Deed Details: When Holding Title With Others Make Sure Your Deed Contains These 7 Critical Words

 

You might think if you’ve seen one deed you’ve seen them all; it’s really just there to transfer property right? While that is true you might not realize that there are multiple ways you can hold title all depending on the wording of the deed. The way in which you hold title, especially when multiple people are on title, can be very important. Each state has a default position for how multiple people on title hold property. In Georgia the default position is as Tenants in Common, we will get into exactly what that means in just a minute. Even though there is nothing wrong with holding title as Tenants in Common there are other more advantageous ways to hold title. Since we are just talking about wording in the deed, making sure you hold title in the most advantageous way possible carries no cost as long as you’re savvy and know what wording to request.

When you hold title with other people a very real concern is, “What happens if the other title holder dies?” .Knowing what language to look for in the deed can save you time, trouble and most importantly money. This gets us to the point of this blog post, when you hold title with others look for the words, “as Joint Tenants with Right of Survivorship” after your name on the deed. These 7 words will do more for you than you think. When title is held as Joint Tenants with Right of Survivorship and a title holder dies their portion immediately and automatically transfers to the remaining living title holder, no additional action and more importantly no probate required.  See the examples below; it’s a very subtle difference that carries major consequences:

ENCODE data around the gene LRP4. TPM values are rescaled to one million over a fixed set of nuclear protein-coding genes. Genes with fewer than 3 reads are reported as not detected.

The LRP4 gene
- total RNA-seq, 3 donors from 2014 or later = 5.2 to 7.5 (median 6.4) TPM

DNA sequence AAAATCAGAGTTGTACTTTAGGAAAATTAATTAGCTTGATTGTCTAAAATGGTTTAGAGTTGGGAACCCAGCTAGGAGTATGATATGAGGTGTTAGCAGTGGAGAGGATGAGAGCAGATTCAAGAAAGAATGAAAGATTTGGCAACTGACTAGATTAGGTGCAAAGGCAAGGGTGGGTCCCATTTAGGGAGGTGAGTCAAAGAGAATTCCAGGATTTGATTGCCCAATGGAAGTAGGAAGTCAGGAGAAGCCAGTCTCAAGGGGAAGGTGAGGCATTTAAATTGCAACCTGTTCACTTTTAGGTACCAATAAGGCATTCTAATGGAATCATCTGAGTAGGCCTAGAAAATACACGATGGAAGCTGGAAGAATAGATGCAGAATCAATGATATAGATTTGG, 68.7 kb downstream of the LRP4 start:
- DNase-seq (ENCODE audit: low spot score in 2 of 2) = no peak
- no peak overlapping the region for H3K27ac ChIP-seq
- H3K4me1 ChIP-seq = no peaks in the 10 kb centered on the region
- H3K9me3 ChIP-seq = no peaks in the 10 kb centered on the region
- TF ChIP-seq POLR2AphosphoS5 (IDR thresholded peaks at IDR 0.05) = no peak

Deed Details

When title is held as Tenants in Common and a title holder dies their interest in the property must be probated before you can sell, refinance or otherwise take action to modify the property. If don’t want your interest to pass automatically and you would prefer your estate be probated Tenants in Common is the way to go. Practically though that means you will not be able to transfer or modify the deed to the property until probate of the estate is complete. On average the probate of an estate takes anywhere between 3 months if amicable to several years if it is contested and the cost can be anywhere between 1-5% of the estate’s total value; in short it’s a process you do not want to be wrapped up in if you don’t have to be. Very often issues where a title holder has died come to light after a contract for the sale of a piece of property has been signed or near the end of a refinance. The requirement that a property be probated can easily derail a sale or put the breaks on a refinance. 

So be smart when you close, the attorney should draft your deed using the Joint Tenants language but they don’t always especially when their deeds are auto-generated by software. It’s your investment, make sure you protect it! If you have questions about your title is held please feel free to call the office, we will be happy to review your situation with you.